Impeachment Trial: Why Democrats didn’t call witnesses

There was a period of dashed hopes on Saturday morning during the impeachment trial of former president Trump. After securing a last-minute and unexpected motion to call witnesses, based on resurfaced testimony from Representative Jaime Herrera Beutler (R-WA), the House Impeachment Managers in conference with Senate Democrats and negotiation with Senate Republicans ended up deciding to call the vote instead.

They did win a concession to read Herrera Beutler’s statement into the Congressional record, and a historically unprecedented 57-43 impeachment vote to convict with 7 Republican Senators crossing the aisle to vote to convict the president of their own party of inciting sedition. But many Democrats who had gotten our hopes up for the prospect of getting to the bottom of what really happened on January 6 were quite deflated, and there were plenty of folks angry at Democrats for “caving” to Republicans once again.

The Real Reason Democrats didn’t call witnesses

As the Democrats have been making the press conference and media rounds to talk about the impeachment and talk about why they ultimately ended up deciding not to move forward with calling witnesses, some of the anger is subsiding but plenty of people are still miffed.

In my opinion, what is probably the strongest reason of all that Democrats didn’t call witnesses, is the one fact not being widely cited by the Democrats including the House Impeachment Managers. And that argument is: walking and chewing gum at the same time was not going to be possible. Calling witnesses would have meant getting led down the garden path by the Masters of Game Delay.

There was some optimism before the impeachment trial that the Senate would be able to find a way to handle the trial and also juggle legislative business plus confirmation hearings and votes for Biden cabinet members and other high-level executive positions. Unfortunately, the parliamentary rules for impeachment proceedings are both old and strict, and preclude the Senate from taking up other regular legislative or executive business while the trial is in progress from Monday to Saturdays until complete, according to the rules of 1868.

The only way to get around this is to have the chamber meet in a separate session. And the only way to get a separate session is via unanimous consent — which requires a full 100 votes. After the vote on calling witnesses, McConnell indicated he would withhold his party’s support for unanimous consent to do any other business besides the trial. He also reportedly threatened to obstruct and delay the rest of the 2-year legislative agenda, including the confirmation of Merrick Garland as AG. Everyone saw the struggle to get to just 57, so I agree it does not seem credible that enough GOP Senators at that point would have suddenly found an “I am Spartacus!” moment.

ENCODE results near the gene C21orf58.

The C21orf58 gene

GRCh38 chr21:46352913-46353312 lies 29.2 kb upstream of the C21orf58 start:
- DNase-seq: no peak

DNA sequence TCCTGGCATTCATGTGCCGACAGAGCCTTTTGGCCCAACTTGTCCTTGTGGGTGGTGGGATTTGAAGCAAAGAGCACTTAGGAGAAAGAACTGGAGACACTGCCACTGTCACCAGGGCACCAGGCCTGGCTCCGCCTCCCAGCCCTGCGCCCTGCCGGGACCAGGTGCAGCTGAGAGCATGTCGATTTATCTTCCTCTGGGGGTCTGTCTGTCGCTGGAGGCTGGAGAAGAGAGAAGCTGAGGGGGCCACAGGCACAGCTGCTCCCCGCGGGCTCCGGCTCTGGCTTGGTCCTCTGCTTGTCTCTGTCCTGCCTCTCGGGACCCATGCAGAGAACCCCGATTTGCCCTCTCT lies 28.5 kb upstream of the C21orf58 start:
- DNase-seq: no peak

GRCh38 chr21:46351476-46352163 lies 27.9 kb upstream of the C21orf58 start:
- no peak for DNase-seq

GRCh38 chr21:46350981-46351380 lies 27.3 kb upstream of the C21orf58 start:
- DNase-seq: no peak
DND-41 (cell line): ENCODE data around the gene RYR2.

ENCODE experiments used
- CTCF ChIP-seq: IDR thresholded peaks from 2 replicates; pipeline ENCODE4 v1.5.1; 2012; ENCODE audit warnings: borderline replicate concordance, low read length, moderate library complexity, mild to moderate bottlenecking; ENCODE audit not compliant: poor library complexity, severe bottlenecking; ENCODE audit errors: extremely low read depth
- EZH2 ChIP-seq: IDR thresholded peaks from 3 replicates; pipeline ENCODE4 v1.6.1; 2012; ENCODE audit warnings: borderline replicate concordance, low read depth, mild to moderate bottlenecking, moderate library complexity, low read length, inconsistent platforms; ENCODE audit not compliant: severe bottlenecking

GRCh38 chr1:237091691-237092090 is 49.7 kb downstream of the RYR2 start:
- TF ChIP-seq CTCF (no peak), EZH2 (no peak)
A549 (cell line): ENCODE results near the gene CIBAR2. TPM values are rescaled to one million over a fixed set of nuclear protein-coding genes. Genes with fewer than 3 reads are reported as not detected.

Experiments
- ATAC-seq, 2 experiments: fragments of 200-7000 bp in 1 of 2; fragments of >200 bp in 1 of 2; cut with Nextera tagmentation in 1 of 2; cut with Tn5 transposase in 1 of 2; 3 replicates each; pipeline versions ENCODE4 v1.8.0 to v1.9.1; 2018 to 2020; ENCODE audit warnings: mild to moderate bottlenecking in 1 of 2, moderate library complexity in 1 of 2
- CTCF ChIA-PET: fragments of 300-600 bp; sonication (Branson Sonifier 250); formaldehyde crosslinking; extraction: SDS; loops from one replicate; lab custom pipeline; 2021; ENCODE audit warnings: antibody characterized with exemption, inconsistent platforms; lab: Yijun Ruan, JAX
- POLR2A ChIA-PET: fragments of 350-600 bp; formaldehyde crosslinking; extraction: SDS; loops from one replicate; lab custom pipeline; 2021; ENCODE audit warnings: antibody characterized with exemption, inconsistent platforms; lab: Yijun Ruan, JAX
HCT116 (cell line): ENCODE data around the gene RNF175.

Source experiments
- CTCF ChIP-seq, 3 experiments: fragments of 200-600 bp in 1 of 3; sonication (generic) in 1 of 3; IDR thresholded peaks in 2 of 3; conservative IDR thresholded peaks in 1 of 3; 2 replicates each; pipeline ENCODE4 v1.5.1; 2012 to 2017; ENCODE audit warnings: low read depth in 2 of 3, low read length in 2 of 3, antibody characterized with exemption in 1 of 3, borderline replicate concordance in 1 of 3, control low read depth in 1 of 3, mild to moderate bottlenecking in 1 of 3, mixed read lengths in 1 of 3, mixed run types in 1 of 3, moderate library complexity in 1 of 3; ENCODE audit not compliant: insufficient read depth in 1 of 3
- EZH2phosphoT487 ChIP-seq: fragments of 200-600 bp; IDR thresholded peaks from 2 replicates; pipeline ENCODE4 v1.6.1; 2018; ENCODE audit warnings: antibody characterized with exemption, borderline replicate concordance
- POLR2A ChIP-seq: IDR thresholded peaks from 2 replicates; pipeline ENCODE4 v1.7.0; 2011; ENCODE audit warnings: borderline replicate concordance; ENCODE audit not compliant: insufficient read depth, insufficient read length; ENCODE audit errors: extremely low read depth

It would have sandbagged Biden’s agenda

Not being able to walk and chew gum at the same time would have tanked Biden’s ability to get the help to the American people that they need — full stop. No budget reconciliation and covid relief plan. No cabinet nominations. No other executive branch noms. No economic plan.

It would only play into the hands of Republicans to obstruct Biden’s agenda indefinitely and infinitely. Their base is rewarding them only for loyalty to Trump, and punishing any of the “deviants” who vote to hold him accountable. The GOP would just blame the Democrats for not getting anything done, and for dragging out this “highly political” trial that actually they will be drawing out with procedural nonsense and legal abuse — a Trumpian specialty!

I think it’s arguably just as important that Democrats be able to say that they got swift and solid help to Americans in a time of crisis, otherwise the 2022 midterms are the next jump point for authoritarian takeover. We can still pursue justice via other means that are just as enduring and have the potential to uncover so much more about the events leading up to and surrounding January 6.

The Other Good Reasons

Beyond the parliamentary jiujitsu, there are several other compelling reasons Democrats didn’t call witnesses:

  • Witnesses are not generally called live onto the Senate floor — for impeachment trials, depositions are taken in trial committees, then read into the record. Senators have to submit their questions in writing, and there is no live cross-examination. In other words, the thing most folks would be looking for which is public testimony, would not be forthcoming — the committee work could take weeks or months, and Republicans benefit more from agenda delays because their base no longer even cares about policy anymore.